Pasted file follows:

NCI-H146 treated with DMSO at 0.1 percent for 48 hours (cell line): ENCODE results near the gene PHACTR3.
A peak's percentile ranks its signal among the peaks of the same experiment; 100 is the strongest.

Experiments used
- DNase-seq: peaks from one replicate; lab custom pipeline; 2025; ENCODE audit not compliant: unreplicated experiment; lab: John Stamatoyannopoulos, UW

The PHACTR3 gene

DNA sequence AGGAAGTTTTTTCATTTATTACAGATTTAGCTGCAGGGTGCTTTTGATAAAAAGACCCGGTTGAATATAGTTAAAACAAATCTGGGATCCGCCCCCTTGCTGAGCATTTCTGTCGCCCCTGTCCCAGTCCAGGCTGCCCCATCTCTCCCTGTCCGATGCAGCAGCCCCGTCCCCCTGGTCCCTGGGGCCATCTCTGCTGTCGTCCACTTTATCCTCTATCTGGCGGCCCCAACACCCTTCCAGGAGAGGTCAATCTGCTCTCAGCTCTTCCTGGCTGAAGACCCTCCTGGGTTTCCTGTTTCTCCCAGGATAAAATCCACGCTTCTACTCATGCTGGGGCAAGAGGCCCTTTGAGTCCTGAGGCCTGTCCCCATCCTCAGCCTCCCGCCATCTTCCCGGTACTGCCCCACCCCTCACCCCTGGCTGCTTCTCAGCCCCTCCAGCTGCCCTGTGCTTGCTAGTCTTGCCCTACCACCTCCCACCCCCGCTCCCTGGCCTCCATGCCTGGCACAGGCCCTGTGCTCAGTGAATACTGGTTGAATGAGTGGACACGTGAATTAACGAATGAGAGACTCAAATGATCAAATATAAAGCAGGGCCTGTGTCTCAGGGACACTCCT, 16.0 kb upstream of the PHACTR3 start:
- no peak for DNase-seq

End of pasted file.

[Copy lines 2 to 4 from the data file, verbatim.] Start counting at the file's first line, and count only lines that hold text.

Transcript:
A peak's percentile ranks its signal among the peaks of the same experiment; 100 is the strongest.

Experiments used
- DNase-seq: peaks from one replicate; lab custom pipeline; 2025; ENCODE audit not compliant: unreplicated experiment; lab: John Stamatoyannopoulos, UW